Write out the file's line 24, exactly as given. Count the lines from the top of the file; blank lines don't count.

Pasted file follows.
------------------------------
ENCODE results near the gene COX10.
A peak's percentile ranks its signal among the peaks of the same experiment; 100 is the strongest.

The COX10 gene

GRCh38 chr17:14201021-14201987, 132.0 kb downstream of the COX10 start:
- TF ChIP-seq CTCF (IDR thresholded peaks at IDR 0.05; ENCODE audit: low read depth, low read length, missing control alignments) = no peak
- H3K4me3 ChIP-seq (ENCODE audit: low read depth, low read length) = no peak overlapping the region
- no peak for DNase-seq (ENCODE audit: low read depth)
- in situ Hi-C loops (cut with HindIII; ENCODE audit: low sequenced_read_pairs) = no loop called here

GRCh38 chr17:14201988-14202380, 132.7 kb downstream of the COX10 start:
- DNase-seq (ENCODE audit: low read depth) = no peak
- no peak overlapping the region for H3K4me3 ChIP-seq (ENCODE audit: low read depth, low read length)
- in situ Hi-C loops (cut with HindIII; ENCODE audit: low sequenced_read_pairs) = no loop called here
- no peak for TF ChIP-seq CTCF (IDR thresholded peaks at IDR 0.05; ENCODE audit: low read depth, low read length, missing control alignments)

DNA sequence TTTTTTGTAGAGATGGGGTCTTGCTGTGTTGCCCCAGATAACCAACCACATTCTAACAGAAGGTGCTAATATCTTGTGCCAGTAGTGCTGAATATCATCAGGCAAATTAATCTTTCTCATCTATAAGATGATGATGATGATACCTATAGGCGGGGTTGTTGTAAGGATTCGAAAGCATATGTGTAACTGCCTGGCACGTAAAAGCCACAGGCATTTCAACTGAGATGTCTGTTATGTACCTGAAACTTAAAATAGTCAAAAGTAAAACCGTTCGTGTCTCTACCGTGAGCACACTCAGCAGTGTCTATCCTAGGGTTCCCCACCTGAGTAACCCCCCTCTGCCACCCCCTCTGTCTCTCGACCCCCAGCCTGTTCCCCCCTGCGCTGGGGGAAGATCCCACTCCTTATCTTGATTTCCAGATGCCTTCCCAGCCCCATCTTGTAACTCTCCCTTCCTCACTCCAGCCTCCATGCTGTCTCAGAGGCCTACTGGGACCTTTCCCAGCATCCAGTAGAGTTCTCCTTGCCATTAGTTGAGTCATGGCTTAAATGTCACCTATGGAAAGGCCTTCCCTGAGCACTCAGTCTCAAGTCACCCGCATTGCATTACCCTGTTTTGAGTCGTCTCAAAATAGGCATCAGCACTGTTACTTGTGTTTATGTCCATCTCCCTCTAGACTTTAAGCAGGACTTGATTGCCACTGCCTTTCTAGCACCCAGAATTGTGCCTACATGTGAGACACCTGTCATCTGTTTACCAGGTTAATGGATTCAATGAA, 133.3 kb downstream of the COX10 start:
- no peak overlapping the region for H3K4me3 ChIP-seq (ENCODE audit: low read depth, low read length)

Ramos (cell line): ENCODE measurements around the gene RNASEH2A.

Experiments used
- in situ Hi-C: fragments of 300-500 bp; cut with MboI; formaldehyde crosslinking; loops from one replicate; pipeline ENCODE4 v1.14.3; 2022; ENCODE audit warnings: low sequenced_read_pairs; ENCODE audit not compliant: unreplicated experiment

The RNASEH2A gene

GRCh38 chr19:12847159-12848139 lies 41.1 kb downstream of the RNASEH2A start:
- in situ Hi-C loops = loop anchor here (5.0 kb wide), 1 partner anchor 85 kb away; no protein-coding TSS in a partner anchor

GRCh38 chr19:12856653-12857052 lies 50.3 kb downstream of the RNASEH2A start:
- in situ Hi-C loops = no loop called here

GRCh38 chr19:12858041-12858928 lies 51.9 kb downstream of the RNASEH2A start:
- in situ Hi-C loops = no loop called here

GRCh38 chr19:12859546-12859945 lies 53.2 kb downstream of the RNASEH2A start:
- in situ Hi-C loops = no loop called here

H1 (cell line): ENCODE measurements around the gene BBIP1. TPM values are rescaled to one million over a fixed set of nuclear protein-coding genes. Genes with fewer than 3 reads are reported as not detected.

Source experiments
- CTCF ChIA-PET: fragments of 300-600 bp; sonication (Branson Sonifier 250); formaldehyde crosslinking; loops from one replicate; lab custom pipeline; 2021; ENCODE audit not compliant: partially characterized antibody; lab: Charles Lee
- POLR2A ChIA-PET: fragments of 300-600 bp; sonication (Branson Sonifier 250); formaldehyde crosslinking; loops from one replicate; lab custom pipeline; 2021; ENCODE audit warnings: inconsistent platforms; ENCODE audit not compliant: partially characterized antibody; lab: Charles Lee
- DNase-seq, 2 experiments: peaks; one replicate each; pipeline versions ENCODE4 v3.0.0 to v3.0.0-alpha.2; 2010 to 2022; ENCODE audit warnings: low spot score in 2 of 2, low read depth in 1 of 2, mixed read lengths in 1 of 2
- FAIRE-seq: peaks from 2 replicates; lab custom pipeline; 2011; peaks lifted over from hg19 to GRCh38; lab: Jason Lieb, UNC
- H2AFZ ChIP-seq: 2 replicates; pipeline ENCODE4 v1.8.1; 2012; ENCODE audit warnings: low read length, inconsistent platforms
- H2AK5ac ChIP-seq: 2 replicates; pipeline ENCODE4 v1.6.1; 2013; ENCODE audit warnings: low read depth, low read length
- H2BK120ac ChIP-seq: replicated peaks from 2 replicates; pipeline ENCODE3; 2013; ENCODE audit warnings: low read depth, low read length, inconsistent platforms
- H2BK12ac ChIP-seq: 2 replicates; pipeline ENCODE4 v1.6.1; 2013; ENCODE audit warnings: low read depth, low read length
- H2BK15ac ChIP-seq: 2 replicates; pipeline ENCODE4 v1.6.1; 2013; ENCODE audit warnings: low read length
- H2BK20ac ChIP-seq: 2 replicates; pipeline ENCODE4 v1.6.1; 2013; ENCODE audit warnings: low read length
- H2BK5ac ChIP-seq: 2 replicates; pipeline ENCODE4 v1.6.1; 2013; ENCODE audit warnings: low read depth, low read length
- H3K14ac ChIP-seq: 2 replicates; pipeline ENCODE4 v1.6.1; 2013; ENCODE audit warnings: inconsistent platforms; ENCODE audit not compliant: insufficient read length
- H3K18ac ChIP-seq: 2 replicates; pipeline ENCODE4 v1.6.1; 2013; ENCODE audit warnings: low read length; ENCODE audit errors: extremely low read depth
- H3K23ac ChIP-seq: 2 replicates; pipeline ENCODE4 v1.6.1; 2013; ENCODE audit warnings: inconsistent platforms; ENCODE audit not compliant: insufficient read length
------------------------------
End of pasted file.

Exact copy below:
GRCh38 chr19:12858041-12858928 lies 51.9 kb downstream of the RNASEH2A start: